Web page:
The Vincent Black Shadow is a motorcycle that many in the motorcycling press consider to be the first “superbike”, although that particular term wouldn’t be coined for another 20 years after the introduction of the Honda CB750. The first Black Shadows were designed and built in England just 3 years after the end of WWII, when rationing was still a fact of day to day life and many industries struggled with a lack of available steel, rubber and copper.
The engineer tasked with building the fastest production motorcycle in the world in this climate of limited supplies was Australian Phil Irving, a man who would later be recognised as one of the great engine designers of the mid-20th century. Irving would later design the engine used in the Repco-Brabham Formula 1 car that won the 1966 and 1967 World Championships with Jack and Denny at the wheel.
In order to reduce weight and use as little steel as was humanly possible, Irving developed the earlier Rapide V-twin and used it as a stressed-member, as had been done 2 years previously with the Series B Rapide. This did away with the need to create a frame from tubular steel and the engine offered far better rigidity than the steel frames of the era, the Vincent V-twin was of unit construction (the gearbox and engine share a single casing) and the pivot point of the swingarm was attached to the gearbox.
The front girder fork suspension was ordered from Brampton, not because Vincent couldn’t design their own, but because if they ordered parts from other companies the steel required came from the other company’s allotment. The rear suspension was the patented Vincent system that had been in use since before the outbreak of WWII – and was still more advanced than almost anything else in production in 1948.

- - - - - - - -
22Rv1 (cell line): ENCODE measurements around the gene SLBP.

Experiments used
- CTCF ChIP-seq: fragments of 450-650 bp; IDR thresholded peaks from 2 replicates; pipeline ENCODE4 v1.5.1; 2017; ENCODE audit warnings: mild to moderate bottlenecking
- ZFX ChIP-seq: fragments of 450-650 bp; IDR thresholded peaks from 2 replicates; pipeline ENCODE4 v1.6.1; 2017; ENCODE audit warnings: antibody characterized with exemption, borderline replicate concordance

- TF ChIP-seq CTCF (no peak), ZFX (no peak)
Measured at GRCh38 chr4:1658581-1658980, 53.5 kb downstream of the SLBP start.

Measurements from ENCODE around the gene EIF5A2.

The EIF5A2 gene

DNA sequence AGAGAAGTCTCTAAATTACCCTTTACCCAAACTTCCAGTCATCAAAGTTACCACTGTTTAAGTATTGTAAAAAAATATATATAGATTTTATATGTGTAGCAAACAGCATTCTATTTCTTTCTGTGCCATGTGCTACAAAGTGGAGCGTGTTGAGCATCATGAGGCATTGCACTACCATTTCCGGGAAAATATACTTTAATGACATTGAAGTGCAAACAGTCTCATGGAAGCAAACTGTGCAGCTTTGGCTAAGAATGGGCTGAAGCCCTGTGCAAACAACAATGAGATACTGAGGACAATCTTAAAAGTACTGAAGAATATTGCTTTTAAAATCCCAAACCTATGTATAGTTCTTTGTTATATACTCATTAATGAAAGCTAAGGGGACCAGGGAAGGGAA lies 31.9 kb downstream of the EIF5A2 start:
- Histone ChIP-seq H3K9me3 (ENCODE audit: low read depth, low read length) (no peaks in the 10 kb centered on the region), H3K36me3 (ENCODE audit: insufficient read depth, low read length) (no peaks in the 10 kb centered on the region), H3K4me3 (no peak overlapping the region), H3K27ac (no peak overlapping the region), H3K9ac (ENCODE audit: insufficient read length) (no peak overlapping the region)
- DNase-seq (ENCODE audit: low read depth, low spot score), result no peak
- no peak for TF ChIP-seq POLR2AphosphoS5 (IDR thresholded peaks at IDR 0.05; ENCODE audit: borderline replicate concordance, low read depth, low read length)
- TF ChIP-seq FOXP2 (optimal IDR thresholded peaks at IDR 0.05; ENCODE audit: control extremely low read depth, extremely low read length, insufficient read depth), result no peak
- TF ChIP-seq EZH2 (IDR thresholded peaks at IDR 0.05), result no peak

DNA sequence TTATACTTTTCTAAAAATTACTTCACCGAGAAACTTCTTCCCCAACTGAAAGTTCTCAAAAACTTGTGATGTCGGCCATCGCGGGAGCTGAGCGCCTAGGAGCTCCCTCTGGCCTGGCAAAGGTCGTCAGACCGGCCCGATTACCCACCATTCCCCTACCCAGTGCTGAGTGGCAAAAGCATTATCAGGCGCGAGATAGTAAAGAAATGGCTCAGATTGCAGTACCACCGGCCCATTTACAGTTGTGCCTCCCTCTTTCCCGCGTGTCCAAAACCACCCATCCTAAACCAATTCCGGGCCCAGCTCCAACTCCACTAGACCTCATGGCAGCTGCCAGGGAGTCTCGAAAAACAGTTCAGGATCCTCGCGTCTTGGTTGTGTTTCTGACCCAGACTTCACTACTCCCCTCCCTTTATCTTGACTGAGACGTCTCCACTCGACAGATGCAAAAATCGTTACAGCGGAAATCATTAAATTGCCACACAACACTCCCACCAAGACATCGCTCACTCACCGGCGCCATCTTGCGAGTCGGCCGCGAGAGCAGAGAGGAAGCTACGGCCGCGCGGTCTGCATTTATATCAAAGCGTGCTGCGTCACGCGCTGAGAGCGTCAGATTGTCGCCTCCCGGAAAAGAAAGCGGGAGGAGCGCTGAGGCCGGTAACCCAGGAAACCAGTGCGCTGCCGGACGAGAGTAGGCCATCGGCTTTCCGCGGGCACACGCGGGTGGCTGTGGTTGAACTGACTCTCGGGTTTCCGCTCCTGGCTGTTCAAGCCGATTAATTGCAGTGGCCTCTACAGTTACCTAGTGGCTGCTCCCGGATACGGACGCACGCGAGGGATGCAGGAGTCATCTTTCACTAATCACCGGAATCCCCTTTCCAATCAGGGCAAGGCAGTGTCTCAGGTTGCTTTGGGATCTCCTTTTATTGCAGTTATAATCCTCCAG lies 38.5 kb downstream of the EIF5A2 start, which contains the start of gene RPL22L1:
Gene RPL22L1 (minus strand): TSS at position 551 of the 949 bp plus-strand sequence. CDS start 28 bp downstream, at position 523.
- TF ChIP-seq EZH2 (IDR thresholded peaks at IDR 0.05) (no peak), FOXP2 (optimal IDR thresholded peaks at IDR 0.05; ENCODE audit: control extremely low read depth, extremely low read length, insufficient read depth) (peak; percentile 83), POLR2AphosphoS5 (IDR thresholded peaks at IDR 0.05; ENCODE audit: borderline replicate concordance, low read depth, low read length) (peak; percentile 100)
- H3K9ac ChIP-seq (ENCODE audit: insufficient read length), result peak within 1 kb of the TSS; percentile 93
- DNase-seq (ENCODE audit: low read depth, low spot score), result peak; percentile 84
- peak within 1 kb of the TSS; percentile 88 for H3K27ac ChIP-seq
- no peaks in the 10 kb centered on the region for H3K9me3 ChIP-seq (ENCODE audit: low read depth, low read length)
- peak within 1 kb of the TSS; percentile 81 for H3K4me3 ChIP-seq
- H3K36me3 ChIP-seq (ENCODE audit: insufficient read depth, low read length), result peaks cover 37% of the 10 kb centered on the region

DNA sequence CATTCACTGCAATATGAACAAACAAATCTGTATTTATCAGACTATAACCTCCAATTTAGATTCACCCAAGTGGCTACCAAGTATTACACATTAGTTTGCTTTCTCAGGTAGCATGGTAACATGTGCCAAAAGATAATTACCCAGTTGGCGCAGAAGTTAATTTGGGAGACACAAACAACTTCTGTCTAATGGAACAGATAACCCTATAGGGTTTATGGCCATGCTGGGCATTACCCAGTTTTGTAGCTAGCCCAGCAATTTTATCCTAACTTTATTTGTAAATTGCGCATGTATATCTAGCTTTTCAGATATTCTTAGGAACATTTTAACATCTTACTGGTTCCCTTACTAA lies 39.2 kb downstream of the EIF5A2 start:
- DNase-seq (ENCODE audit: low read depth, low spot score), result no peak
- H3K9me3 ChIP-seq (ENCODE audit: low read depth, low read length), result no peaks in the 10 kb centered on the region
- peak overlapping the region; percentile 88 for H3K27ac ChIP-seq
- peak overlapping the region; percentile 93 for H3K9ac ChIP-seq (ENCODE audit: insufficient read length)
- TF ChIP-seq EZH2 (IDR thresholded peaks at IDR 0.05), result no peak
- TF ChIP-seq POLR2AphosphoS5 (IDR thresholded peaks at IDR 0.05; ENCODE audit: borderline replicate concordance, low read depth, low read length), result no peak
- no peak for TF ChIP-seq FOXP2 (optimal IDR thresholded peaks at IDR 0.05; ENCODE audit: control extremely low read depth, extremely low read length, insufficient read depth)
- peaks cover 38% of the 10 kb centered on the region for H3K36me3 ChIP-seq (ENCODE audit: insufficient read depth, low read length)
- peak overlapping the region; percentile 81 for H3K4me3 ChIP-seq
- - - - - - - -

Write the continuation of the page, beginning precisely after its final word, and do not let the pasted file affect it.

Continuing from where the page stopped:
The original Black Shadow had a relatively low compression ratio due to the low octane fuel being used in most parts of the world, the stock factory engine offered 45 bhp but it was quickly discovered that this could be significantly increased with higher grade fuel, high-compression pistons and a hot camshaft. Modified Vincent Black Shadows became one of the most dominant racing motorcycles in history up until that point, and men like Rollie Free and Hunter S. Thompson guaranteed them a permanent place in the zeitgeist.
The Black Shadow Special you see here was modified by the factory specifically for racing with a Lucas KVF-TT magneto, a tachometer, high-compression pistons with carburettors modified to suit and 2 inch straight exhaust pipes. The original sale fell through but road racer Ed LaBelle swooped in and took delivery, after 700 break-in miles he set about competing in drag, road and track racing across the United States and Canada, including speed record runs at the just-opened Daytona International Speedway.
The Vincent is now being offered in fully restored condition with an estimated value in the $200,000 to $240,000, if you’d like to bid or read some more about it you can click here to visit Bonhams.
Images courtesy of Bonhams.
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